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Editorial

WRI's goal in campaigning against war profiteering is to end ALL forms of war profiteering. I have been reminded of this in the past weeks in the discussions around the Global Day of Action on Military Spending (GDAMS) and the Arms Trade Treaty.

Last year here in London at a strategy meeting of Campaign Against Arms Trade (CAAT), Milan Rai of Peace News, asked the question: Is CAAT trying to end the arms trade or reduce it? And, are actions that CAAT organise directed at ending or reducing UK arms trade? CAAT's response was that their mission was to end the arms trade, but that they were realistic that this could not happen just from one moment to another, that this was a process. I felt the question was a very good one, to make us reflect on whether our strategies are appropriate to reach our goals. But also the bigger question if our goal is to end the arms trade, military spending, war profiteering, you name it, is it realism that makes us lower our sights and believe that we can achieve no more than reducing and controlling it?

Working against war profiteering involves a lot of coalition work. Coalitions can be inspiring as you realise that there are many people and groups behind a same cause, but they can also be extremely frustrating because huge differences become visible between groups who all consider themselves part of the peace movement. This is especially the case in discussing the Arms Trade Treaty. We know that many people working on the Arms Trade Treaty really put a lot of work to get as good a treaty as possible, but as Wendela argues in her article, ultimately this treaty does little to reduce the arms trade and more than anything it even helps to legitimate it. Wouldn't it be better to put our energy and resources into actions that directly challenges the arms exports and directly targets the military industrial complex?

Being involved in GDAMS was a stimulating experience, as so many groups in so many countries joined together to say no to military spending. This day of action has secured its place in the calendar of peace organisations, and we truly celebrate this process. However, this work also brings many questions. Are we against all military spending? Who are mainly responsible of world military spending? What are the best strategies to tackle military spending?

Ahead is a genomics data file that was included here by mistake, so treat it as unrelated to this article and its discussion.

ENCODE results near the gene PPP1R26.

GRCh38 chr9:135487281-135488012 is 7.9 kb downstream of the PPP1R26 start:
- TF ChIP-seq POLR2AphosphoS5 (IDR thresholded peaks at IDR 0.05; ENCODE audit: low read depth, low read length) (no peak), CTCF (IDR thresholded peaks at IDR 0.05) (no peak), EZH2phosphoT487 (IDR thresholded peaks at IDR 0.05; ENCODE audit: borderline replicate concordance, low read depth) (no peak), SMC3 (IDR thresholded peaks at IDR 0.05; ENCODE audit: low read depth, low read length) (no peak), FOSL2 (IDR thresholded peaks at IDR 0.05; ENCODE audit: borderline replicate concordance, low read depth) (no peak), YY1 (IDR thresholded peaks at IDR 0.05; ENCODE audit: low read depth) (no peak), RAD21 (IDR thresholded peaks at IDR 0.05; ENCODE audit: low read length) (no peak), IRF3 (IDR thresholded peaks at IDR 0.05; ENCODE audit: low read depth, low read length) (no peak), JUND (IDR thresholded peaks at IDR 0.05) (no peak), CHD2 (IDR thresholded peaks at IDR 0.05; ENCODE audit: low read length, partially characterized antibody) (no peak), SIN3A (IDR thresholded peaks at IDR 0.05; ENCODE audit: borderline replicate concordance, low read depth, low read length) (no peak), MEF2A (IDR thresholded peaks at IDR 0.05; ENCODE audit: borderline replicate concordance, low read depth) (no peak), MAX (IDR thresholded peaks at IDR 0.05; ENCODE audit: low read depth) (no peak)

At WRI we are very clear that we are against all militarism, therefore against all military spending. However, in the many discussion we had in preparations for the day of action, I heard of positions justifying military spending of countries, which were targets of the empire, by empire meaning of course no other than USA. Yes, the USA's military spending is far higher than that of any other state - but look at the actual trends, as reported by SIPRI, and who are second and third and whose spending continues to rise? China and Russia. And what export markets are they seeking to open for their military production? Well, naturally, the states who feel threatened by US imperialism.

This is too big a discussion for a short editorial, yet it highlights the kind of uneasiness you feel working in a coalition saying - no to military spending - where many groups want to ignore the activities of the second and third highest spenders. We in WRI strongly value the work in coalition that events like GDAMS bring, yet we insist on denouncing ALL forms of militarism and opposing all forms of war profiteering.

Javier Gárate